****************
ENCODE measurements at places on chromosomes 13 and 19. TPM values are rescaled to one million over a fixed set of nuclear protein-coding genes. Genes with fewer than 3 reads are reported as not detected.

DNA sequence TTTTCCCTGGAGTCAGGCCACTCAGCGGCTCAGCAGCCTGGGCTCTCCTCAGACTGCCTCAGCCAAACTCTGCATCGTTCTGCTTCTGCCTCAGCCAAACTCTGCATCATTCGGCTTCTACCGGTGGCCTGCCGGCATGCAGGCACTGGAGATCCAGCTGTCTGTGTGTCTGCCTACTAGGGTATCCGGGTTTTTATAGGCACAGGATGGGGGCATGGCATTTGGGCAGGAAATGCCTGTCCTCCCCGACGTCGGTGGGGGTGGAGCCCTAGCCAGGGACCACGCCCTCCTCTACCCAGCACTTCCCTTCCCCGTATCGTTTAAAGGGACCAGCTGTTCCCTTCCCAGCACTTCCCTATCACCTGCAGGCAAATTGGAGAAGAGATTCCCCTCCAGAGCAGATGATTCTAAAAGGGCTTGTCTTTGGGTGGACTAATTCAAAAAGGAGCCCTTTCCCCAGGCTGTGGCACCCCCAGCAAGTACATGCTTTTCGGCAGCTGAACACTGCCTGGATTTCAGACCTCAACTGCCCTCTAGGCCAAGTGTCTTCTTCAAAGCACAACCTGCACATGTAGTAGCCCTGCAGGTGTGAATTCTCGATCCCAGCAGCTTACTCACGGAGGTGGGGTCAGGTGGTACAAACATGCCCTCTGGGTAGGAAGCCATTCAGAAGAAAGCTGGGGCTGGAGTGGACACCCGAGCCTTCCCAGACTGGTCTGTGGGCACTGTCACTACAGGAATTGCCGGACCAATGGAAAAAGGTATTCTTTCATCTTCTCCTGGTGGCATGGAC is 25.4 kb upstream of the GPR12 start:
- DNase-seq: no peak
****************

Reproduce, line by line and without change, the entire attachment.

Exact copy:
ENCODE measurements at places on chromosomes 13 and 19. TPM values are rescaled to one million over a fixed set of nuclear protein-coding genes. Genes with fewer than 3 reads are reported as not detected.

DNA sequence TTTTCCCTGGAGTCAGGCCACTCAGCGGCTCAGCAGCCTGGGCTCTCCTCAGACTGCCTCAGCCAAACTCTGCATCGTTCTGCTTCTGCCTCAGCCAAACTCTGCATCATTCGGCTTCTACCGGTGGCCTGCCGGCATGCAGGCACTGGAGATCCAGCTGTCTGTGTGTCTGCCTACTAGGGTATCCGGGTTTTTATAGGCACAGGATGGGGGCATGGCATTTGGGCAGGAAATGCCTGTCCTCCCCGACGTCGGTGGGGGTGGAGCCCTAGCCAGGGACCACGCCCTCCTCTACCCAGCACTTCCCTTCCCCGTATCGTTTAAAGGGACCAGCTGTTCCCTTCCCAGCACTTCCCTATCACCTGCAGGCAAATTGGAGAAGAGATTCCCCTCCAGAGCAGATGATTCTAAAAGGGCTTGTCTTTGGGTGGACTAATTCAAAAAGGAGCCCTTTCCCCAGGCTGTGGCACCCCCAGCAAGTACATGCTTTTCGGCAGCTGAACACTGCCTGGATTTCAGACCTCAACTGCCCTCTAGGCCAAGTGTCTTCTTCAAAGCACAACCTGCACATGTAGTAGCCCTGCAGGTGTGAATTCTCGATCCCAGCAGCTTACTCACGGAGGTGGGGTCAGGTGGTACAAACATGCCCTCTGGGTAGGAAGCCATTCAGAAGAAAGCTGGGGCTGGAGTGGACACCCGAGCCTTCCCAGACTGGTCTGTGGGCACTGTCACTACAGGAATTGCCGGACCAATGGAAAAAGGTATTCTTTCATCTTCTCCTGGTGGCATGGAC is 25.4 kb upstream of the GPR12 start:
- DNase-seq: no peak